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Thanks for taking a look. That text in yellow is confused. That does not help.


WARNING: On the next test, never substitute the LED for a
bulb.
This should read 'never substitute a bulb for the LED'.



The 12v LED could be substituted by a regular 3v but a 470Ω resistor would have to be installed in series with the the LED
LEDs are not rated in voltage. There is no such thing as a "12V" LED or a "3V" LED. They are specified primarily in terms of max current they can handle (mA).

Spec sheets give a maximum permissible current in mA and a typical forward voltage drop ( 1.2 to 1.8 volt for a std red LED depending on how hard it is driven ; green ones start about 1.8V) . The current is the main design criterion that must be respected, like the 40mA limit for the output transistor in the HES chip.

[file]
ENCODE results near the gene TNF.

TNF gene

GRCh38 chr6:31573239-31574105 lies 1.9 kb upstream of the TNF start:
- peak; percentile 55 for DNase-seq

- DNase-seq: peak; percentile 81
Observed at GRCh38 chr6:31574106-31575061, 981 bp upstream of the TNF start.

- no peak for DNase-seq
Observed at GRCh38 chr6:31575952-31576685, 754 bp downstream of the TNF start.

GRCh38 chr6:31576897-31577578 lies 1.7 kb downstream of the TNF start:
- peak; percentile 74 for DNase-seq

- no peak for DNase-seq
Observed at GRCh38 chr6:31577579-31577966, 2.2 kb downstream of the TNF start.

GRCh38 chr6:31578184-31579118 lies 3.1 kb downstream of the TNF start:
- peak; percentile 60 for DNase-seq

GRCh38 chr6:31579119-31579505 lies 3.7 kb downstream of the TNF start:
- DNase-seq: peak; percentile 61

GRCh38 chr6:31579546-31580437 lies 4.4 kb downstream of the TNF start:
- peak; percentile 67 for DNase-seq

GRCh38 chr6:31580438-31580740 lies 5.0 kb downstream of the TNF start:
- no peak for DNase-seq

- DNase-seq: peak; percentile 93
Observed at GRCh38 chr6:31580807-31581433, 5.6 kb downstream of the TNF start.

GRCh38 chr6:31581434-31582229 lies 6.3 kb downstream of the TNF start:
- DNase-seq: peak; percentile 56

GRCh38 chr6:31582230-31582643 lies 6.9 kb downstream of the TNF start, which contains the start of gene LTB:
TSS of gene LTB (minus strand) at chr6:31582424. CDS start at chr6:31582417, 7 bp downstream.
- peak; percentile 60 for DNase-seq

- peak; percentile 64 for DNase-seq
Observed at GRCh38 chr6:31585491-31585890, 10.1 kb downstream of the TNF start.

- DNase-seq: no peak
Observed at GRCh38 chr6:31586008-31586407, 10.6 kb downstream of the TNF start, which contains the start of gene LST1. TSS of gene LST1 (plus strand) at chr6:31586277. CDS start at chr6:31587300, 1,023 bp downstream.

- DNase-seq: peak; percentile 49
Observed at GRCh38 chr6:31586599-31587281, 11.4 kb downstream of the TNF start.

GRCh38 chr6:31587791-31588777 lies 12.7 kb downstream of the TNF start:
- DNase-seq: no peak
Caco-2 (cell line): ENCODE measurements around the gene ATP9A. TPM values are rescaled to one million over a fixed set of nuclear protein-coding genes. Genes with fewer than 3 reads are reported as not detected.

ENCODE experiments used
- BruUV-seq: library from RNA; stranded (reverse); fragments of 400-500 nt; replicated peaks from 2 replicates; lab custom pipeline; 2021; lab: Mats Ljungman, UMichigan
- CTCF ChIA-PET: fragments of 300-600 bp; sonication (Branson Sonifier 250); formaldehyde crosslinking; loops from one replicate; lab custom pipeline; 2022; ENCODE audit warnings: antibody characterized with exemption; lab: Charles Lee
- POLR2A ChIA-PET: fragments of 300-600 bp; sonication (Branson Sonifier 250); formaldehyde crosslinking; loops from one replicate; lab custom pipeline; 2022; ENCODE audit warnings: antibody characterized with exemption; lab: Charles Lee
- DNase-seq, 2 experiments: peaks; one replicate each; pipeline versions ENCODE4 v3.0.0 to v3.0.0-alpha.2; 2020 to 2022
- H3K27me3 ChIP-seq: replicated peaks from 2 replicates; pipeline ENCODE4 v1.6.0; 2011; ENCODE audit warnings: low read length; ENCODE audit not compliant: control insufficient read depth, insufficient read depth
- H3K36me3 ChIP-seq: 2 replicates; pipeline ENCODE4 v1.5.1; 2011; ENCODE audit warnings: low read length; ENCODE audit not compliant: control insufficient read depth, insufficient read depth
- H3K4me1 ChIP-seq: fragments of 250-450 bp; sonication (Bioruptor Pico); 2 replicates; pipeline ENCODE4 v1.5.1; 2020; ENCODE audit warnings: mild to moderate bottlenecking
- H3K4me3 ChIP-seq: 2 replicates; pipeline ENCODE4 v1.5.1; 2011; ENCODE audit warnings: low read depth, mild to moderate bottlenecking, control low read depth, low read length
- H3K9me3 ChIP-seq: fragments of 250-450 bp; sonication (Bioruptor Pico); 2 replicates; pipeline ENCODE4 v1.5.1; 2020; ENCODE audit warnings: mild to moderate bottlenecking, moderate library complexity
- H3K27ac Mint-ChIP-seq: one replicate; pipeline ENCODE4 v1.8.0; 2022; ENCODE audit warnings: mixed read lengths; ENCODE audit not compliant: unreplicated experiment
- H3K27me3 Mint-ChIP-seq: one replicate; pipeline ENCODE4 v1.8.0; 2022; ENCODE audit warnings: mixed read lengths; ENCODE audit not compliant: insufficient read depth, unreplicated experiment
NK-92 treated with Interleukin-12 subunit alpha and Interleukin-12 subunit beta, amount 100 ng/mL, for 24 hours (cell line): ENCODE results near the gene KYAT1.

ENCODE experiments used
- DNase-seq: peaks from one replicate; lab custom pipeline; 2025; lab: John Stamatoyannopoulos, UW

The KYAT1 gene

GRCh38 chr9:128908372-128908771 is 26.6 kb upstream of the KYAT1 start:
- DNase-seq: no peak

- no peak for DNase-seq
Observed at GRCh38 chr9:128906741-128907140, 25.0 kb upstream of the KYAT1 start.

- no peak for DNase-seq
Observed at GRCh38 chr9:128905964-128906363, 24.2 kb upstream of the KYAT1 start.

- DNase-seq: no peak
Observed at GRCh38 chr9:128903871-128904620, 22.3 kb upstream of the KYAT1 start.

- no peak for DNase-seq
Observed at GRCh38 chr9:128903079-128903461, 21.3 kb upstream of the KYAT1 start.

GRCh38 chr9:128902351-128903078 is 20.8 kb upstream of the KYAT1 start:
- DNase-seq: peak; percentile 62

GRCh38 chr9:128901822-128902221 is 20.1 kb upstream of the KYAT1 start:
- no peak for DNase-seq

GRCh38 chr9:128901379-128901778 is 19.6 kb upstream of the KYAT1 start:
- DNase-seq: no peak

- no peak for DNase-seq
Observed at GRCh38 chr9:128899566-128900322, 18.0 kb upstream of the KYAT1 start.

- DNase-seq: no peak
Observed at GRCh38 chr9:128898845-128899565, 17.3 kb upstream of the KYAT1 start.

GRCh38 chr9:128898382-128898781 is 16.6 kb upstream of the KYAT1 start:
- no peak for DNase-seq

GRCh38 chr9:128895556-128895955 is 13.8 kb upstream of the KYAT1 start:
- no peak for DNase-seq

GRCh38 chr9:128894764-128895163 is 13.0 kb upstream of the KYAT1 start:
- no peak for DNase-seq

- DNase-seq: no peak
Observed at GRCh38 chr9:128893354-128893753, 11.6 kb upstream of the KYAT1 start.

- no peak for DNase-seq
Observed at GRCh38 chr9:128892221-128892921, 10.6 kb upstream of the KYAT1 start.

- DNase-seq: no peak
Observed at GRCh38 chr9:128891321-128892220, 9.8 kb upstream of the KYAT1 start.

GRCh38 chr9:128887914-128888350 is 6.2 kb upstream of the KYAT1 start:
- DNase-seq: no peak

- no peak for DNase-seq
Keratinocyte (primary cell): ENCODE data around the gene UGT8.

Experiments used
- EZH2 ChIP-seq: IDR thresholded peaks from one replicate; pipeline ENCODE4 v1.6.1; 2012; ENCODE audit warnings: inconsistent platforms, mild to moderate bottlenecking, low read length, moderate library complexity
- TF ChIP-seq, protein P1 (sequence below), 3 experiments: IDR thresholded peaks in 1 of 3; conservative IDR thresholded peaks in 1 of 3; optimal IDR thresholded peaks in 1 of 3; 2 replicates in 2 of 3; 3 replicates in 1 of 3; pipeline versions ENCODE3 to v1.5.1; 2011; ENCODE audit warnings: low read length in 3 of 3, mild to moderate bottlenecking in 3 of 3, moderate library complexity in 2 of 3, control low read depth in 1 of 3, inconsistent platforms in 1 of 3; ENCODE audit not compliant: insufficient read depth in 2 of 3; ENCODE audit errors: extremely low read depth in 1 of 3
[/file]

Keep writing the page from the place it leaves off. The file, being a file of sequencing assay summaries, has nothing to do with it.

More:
Some of the new very high-powered surface mounted "white" LEDs may need 3 to 4V to produce max light output. They are still current controlled devices, not "3V LEDs".

Don't be misled my mickey-mouse outfits like Radio Shack. At an electronics supplier, if they have an integrated resistor, it will be clear that they are not just LEDs.

http://uk.farnell.com/led-products


A regular round LED is usually 20mA and will cause a voltage drop of about 1.5 to 2V.

The main point which needs correcting is addition of a resistor in the circuit; be it a discrete component added to a std LED or the integrated resistor built into some "LED" packages; or a separate resistor inside the plastic lamp housing as in the case of the 276-270.

It should be shown in the circuit.


That's what circuit diagrams are for. You do not miss an essential component out of a schematic and then say "it was left out because..." Schematics should be self-contained and complete, not dependant on a little yellow box on a previous page.